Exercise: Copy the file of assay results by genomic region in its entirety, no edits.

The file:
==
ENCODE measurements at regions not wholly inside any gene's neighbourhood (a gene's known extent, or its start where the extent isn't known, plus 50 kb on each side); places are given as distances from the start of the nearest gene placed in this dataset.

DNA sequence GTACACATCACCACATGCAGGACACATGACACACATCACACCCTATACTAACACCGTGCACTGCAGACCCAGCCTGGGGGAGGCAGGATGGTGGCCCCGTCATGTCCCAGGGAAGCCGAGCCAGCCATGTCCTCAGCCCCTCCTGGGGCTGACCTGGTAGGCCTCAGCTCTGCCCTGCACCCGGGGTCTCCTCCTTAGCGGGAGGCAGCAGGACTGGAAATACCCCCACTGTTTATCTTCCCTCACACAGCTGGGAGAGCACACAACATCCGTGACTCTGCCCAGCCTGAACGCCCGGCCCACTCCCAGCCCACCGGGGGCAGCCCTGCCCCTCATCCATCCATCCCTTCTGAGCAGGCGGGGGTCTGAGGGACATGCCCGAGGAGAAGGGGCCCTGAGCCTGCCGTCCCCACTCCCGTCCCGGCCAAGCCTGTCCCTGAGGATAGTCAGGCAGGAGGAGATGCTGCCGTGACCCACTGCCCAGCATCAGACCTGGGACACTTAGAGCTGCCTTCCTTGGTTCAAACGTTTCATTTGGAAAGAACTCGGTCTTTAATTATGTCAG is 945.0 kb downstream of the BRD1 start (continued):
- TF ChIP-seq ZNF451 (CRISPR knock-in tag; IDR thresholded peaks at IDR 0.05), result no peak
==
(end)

ENCODE measurements at regions not wholly inside any gene's neighbourhood (a gene's known extent, or its start where the extent isn't known, plus 50 kb on each side); places are given as distances from the start of the nearest gene placed in this dataset.

DNA sequence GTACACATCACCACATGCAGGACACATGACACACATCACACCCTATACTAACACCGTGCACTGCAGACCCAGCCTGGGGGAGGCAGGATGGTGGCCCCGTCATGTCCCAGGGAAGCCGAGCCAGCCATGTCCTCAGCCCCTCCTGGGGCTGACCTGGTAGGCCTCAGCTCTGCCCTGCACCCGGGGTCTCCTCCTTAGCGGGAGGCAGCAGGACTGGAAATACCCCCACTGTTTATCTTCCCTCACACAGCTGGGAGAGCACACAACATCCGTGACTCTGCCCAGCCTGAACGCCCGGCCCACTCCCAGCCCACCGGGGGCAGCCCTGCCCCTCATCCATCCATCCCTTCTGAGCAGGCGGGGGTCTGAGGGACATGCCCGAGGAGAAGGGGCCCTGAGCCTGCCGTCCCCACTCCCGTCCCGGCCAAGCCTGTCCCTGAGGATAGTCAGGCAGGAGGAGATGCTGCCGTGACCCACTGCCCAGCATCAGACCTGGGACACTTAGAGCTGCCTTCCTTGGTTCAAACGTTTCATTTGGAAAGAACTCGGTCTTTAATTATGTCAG is 945.0 kb downstream of the BRD1 start (continued):
- TF ChIP-seq ZNF451 (CRISPR knock-in tag; IDR thresholded peaks at IDR 0.05), result no peak